2. An antenna system as specified in claim 1 in which said reflecting means is a parabolic cylindrical surface.

3. An antenna system as specified in claim 1 in which said reflecting means is a circular cylindrical surface.

4. An antenna system for radiating a plurality of planar beams and having a desired radiation angle in the plane of each beam comprising:

a parabolic cylindrical reflector for converting an incident spherical wave from a point source into a cylindrical wave, and having an axial length which subtends an angle when viewed from a point on the focal axis of said parabolic reflector, which is sub stantially equal to said desired radiation angle;

a number of waveguide feedhorns, equal to the number of planar beams desired and each oriented to efficiently illuminate said reflector with wave energy patterns, said feedhorns being located in the vicinity of said point on said focal axis and having in a plane which is perpendicular to said focal axis substantially equal components of angular displacement from each other, viewed from the center of said reflector;

whereby when said reflector is illuminated by the pattern of any one of said feedhorns, a corresponding planar beam will be radiated in a direction which is unique to that beam, when observed in a plane perpendicular to said focal axis, and having said desired radiation angle in the plane of that beam.

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Referenced by
Citing PatentFiling datePublication dateApplicantTitle
US4172257 *Jul 14, 1977Oct 23, 1979Siemens AktiengesellschaftGround station antenna for satellite communication systems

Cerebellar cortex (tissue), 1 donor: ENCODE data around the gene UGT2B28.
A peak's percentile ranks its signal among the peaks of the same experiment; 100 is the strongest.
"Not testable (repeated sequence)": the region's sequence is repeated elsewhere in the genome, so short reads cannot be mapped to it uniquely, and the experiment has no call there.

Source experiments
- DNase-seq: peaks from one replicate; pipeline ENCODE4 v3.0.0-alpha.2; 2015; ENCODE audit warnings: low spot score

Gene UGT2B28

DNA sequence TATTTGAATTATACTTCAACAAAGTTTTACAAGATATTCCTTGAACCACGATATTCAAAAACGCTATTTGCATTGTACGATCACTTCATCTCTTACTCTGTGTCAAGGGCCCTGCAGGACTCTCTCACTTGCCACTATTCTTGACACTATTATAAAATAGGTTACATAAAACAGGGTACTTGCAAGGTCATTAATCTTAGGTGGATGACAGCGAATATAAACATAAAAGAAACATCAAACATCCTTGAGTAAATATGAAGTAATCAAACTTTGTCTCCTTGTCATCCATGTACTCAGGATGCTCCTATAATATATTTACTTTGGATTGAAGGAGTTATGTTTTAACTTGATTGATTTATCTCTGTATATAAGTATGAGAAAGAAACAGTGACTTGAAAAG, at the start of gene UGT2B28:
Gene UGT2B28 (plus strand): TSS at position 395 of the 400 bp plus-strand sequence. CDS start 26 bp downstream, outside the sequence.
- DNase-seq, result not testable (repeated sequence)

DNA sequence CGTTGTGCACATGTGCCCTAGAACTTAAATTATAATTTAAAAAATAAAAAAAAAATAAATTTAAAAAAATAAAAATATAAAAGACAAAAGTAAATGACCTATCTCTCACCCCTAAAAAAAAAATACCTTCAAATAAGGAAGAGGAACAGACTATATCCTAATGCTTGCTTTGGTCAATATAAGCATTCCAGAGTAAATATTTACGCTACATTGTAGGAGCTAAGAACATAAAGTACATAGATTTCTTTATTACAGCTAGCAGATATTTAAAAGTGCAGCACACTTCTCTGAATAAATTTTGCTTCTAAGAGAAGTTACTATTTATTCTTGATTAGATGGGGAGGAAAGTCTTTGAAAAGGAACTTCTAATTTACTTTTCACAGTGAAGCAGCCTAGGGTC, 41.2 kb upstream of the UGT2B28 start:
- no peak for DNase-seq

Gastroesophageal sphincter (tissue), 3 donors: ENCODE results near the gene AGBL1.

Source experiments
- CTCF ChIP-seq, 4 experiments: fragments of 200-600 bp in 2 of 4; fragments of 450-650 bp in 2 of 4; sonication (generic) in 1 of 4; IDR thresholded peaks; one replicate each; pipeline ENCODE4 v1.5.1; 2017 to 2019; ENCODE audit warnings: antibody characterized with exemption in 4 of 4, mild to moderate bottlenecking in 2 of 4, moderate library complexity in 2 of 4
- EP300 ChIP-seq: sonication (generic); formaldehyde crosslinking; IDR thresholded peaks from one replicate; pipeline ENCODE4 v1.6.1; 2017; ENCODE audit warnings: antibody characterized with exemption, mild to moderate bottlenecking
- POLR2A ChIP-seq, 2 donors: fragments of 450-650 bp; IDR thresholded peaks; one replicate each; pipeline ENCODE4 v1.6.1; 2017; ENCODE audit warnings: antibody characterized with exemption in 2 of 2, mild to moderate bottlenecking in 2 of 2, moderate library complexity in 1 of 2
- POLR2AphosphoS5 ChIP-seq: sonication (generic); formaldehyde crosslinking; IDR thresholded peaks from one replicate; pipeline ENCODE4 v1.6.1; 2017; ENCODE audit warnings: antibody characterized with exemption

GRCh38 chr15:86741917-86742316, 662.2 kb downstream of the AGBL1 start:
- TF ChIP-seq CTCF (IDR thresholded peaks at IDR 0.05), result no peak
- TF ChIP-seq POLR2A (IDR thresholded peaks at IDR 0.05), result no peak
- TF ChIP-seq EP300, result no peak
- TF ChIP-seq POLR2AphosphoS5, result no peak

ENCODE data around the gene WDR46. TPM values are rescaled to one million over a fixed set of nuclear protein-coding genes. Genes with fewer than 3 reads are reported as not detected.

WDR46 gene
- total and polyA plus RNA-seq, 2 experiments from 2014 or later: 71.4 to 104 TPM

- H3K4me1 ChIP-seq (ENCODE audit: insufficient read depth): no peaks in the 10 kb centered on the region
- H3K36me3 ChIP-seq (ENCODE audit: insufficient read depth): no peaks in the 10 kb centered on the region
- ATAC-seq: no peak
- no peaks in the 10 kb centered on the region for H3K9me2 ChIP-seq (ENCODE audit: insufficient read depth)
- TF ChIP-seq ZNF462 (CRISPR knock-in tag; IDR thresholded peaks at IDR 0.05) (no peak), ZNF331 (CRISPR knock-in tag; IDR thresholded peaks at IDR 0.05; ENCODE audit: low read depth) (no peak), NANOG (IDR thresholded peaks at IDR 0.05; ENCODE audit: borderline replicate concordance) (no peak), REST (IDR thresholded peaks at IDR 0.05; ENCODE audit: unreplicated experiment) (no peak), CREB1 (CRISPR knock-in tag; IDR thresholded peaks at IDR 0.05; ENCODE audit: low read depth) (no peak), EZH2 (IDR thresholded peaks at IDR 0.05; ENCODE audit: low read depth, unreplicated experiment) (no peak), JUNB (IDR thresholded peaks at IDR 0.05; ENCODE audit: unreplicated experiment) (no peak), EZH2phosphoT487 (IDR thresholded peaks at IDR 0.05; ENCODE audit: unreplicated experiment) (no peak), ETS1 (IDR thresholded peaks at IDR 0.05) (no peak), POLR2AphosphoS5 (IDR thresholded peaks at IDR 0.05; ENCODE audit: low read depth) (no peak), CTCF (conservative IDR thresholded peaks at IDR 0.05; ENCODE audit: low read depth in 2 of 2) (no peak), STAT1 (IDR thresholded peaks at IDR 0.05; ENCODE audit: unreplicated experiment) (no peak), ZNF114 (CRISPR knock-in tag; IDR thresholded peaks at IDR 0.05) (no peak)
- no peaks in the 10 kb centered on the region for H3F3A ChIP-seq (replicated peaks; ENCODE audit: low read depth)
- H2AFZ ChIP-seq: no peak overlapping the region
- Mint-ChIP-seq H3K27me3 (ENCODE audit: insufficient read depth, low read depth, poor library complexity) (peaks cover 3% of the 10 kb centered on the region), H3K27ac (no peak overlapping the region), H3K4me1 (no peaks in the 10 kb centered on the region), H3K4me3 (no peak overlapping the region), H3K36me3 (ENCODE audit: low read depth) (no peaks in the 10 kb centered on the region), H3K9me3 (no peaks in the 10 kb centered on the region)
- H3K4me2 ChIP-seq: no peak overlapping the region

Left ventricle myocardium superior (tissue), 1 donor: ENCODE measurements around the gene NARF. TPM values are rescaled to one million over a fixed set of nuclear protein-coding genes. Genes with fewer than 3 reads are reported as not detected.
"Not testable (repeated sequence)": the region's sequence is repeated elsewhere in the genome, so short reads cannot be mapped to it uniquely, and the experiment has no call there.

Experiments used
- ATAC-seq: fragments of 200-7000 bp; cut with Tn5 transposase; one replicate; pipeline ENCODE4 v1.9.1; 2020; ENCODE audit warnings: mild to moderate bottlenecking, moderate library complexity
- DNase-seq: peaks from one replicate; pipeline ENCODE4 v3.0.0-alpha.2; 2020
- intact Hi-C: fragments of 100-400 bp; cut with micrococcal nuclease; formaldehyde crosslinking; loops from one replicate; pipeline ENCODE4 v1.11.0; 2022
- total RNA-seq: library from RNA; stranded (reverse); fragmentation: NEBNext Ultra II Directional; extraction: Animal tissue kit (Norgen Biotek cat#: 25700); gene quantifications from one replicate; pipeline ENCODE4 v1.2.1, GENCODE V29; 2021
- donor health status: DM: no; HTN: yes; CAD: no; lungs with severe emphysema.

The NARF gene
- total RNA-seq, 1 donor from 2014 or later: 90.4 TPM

US4439773 *Jan 11, 1982Mar 27, 1984Bell Telephone Laboratories, IncorporatedCompact scanning beam antenna feed arrangement
US4482897 *Jun 28, 1982Nov 13, 1984At&T Bell LaboratoriesMultibeam segmented reflector antennas
US5686923 *May 3, 1995Nov 11, 1997Dasault ElectroniqueMulti-beam antenna for receiving microwaves emanating from several satellites
US5995056 *Sep 18, 1997Nov 30, 1999United States Of America As Represented By The Secretary Of The NavyWide band tem fed phased array reflector antenna
US6208312 *Mar 15, 2000Mar 27, 2001Harry J. GouldMulti-feed multi-band antenna
US6246375 *Dec 23, 1999Jun 12, 2001Murata Manufacturing Co., Ltd.Antenna device and transmit-receive unit using the same
US8558734 *Jul 15, 2010Oct 15, 2013Gregory Hubert PiesingerThree dimensional radar antenna method and apparatus
US20110043403 *Feb 11, 2009Feb 24, 2011Synview GmbhMillimeter wave camera with improved resolution through the use of the sar principle in combination with a focusing optic
DE2631026A1 *Jul 9, 1976Feb 10, 1977Hazeltine CorpAntennensystem
WO2009050325A1 *Oct 13, 2008Apr 23, 2009Helsinki University Of TechnolReflectionless lens
Classifications
U.S. Classification343/779, 343/840
International ClassificationH01Q19/06, H01Q19/00, H01Q19/10, H01Q3/24, H01Q3/30, G01S1/40, H01Q3/32, G01S1/08, H01Q25/00, H01Q21/00, H01Q21/28, G01S1/00, H01Q19/17
Cooperative ClassificationH01Q19/062, H01Q19/10, H01Q25/007, G01S1/40
European ClassificationH01Q19/06B, G01S1/40, H01Q19/10, H01Q25/00D7